As I wrote earlier today, most Israelis are unimpressed with the Obama administration’s Jewish charm offensive which is aimed at convincing Jews that the president’s first three years of fights with the Jewish state was a figment of our collective imagination. But the fact that three quarters of Israelis don’t seem him as friend isn’t stopping the Democratic campaign from doubling down on this push. Predictably, Vice President Joe Biden, a man for whom hyperbole is as natural as breathing, is taking this effort to extremes. While, as Alana noted, most of Biden’s foreign policy address at New York University yesterday was devoted to trashing Mitt Romney, one passage in which he waxed lyrical about the president’s devotion to Israel deserves our notice. In it, he not only exaggerated Obama’s record in terms of helping Israel, he went way out on a rhetorical limb and declared, “no president since Harry Truman has done more for Israel’s security than Barack Obama.” Read More
Posts For: April 27, 2012
The Obama administration has been conducting an all-out charm offensive in recent months aimed at convincing American Jews that the president is Israel’s best friend. Polls have shown that the effort has not been enough to prevent a precipitous drop in his share of the prospective Jewish vote from the 78 percent he garnered in 2008. However, it will probably help him maintain a comfortable majority of Jewish votes in November as most of this predominantly liberal demographic is prepared to either ignore his past history of conflict with Israel or actually believes in the sincerity of his election-year conversion. But even as American Jews argue about Obama’s attitude toward Israel, the intended objects of the supposed solicitude continue to hold starkly different views about him.
A new Smith Research poll sponsored by the Jerusalem Post shows that although perceptions of Obama in Israel have improved in the last year, most Israelis don’t consider him much of a friend. The survey showed that 36 percent of Israelis believe Obama is neutral in the conflict between Israel and the Palestinians with 24 percent seeing him as pro-Palestinian and an equal number perceiving him as pro-Israel while 16 percent expressed no opinion. These numbers make one wonder what it is that the three quarters of Israelis who don’t see him as being in favor of their country know that the majority of American Jews who think he is pro-Israel haven’t figured out.
At CNN, Ruben Navarrette dismisses the notion that tapping Marco Rubio for the VP nomination would give Republicans an edge with Hispanic voters. Navarrette writes that the preferred status given to Cuban immigrants is a sore spot with the Mexican-American community, and that rift could become an election issue if Rubio’s the VP pick:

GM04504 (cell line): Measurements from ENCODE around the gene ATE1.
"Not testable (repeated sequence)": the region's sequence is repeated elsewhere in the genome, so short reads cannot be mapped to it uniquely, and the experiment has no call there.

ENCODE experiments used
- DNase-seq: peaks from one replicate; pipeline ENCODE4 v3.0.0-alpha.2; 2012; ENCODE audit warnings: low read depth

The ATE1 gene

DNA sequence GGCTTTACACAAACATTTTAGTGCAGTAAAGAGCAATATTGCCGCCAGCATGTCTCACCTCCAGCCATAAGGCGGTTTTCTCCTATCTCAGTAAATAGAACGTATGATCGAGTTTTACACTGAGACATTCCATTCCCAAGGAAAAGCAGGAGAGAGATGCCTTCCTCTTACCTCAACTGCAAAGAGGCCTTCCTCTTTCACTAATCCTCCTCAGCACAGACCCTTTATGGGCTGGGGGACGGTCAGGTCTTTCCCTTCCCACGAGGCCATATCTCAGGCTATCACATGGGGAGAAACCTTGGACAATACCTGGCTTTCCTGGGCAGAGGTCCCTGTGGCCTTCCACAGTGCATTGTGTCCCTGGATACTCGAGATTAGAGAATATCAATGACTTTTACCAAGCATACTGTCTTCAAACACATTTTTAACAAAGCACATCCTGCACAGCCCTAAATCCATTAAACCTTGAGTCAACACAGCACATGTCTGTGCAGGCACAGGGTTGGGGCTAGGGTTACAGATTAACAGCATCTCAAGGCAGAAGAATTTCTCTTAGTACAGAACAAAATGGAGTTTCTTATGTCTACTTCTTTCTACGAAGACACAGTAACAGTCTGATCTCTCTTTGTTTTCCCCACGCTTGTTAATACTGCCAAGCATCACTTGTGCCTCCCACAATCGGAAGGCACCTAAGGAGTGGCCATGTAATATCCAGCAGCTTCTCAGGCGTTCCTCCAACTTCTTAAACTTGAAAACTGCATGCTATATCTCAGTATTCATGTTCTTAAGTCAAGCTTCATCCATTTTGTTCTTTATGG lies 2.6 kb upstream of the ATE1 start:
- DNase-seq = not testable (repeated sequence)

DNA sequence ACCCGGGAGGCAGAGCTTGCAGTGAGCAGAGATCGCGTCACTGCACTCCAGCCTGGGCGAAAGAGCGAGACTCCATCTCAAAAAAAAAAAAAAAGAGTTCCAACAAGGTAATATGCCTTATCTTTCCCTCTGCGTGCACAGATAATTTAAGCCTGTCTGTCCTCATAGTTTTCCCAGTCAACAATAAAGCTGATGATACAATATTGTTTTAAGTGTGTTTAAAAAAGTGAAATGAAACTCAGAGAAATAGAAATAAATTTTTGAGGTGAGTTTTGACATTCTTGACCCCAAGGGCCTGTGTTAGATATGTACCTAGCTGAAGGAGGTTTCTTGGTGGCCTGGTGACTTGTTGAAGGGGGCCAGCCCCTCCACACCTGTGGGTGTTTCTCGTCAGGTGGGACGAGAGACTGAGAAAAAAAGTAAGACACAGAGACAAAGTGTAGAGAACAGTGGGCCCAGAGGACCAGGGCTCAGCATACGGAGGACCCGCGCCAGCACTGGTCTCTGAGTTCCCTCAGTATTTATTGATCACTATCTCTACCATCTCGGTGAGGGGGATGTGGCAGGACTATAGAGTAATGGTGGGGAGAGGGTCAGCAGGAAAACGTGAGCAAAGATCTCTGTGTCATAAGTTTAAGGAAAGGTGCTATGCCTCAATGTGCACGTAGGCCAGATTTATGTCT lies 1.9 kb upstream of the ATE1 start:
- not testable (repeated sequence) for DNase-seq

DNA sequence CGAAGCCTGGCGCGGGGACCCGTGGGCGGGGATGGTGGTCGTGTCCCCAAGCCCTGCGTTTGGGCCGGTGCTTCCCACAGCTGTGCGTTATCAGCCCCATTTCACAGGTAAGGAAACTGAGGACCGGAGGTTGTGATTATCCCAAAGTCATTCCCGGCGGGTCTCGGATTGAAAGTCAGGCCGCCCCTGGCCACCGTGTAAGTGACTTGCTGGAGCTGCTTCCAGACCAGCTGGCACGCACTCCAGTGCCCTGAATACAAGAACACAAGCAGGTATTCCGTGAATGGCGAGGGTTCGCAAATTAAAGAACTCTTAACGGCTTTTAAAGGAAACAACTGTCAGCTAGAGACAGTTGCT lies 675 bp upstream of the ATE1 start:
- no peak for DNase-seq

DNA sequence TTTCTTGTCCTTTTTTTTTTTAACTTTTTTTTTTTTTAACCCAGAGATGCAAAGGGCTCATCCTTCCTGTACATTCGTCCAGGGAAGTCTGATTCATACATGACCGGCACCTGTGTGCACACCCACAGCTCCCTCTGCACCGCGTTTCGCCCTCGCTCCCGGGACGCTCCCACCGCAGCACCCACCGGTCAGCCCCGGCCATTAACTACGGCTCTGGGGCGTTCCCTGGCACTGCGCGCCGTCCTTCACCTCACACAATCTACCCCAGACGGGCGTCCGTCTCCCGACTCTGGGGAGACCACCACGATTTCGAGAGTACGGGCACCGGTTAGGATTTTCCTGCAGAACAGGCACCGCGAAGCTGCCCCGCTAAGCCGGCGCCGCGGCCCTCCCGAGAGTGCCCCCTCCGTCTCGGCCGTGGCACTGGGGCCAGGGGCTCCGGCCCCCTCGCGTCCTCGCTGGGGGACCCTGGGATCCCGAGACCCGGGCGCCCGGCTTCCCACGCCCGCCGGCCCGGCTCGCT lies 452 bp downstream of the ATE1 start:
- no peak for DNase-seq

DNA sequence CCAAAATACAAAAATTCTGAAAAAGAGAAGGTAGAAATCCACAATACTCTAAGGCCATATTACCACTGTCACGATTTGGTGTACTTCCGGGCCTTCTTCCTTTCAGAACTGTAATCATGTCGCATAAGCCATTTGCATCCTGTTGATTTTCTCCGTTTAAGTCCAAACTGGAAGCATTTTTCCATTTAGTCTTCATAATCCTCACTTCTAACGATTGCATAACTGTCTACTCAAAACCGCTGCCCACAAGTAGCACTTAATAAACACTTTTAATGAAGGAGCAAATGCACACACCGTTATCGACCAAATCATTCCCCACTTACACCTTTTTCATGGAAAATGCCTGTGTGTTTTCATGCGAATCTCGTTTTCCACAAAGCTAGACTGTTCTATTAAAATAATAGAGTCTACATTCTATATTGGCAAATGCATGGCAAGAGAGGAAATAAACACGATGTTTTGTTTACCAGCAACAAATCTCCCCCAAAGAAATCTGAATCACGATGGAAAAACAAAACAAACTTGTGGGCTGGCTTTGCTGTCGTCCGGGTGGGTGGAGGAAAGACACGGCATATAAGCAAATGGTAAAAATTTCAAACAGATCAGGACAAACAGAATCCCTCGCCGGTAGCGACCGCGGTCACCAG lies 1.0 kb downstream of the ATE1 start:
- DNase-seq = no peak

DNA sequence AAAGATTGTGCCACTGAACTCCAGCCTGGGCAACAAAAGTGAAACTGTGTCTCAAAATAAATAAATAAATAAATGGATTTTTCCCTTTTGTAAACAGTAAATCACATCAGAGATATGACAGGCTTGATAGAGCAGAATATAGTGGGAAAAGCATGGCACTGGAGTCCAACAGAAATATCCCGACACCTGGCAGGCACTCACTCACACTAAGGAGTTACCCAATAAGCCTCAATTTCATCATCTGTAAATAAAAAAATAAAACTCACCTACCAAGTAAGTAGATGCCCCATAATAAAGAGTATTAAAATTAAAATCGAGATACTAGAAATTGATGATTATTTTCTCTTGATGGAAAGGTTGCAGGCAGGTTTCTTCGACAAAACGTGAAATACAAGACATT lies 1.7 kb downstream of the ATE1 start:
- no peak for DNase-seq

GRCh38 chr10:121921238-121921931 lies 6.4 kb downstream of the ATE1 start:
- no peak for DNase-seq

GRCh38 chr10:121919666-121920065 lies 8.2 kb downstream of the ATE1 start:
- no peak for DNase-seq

When it comes to immigrating to the United States, Cubans get preferred status. Thanks to the Cuban Adjustment Act, which was enacted in 1966 — or four years after Rubio’s grandfather came to the United States — Cuban refugees who flee the Island and reach the U.S. shoreline have a clear path to legal residency and eventual citizenship.
Mexican immigrants aren’t so fortunate. So when Cuban-Americans do what Rubio has done since arriving in the Senate 16 months ago and take a hard line against illegal immigration, Mexicans and Mexican-Americans have been known to cringe. After all, that’s easy for them to say. …
What good does it do the ticket for Rubio to be popular with whites and Cuban-Americans? Republicans are likely to get the majority of those votes anyway. His value is all wrapped up in how well he plays with Mexicans and Mexican-Americans. And right now, the answer is “not well.”
Navarrette’s point on the Cuban-American vote is important. While Obama swept the Hispanic vote in 2008, John McCain still won with the conservative Cuban-American community. The Romney campaign’s big electoral argument for choosing Rubio as VP would be that he could deliver Florida, and in that scenario, winning the Cuban-American vote by a landslide is redundant.
President Obama has a huge lead on Mitt Romney when it comes to campaign fundraising, but that margin shrinks significantly when Super PACs are added into the pictures. Pro-Romney Super PACs have been raising cash steadily, but the pro-Obama Priorities USA group has had trouble bringing in donors, Bloomberg reports:
Through March, only 12 of Obama’s 532 top fundraisers had donated to Priorities USA Action, a super political action committee created to support his re-election. Priorities has only raised about $9 million compared to a combined $80 million brought in by the two main super-PACs dedicated to defeating Obama: American Crossroads, formed by Karl Rove, and Restore Our Future, a group backing presumptive Republican presidential nominee Mitt Romney.
The leaders of Priorities have asked former President Bill Clinton to tap the pool of donors who helped fund his campaign and Hillary Clinton’s White House run. Yet Priorities lacks on its donor list most of the core group of Chicagoans who backed Obama’s presidential ambitions four years ago.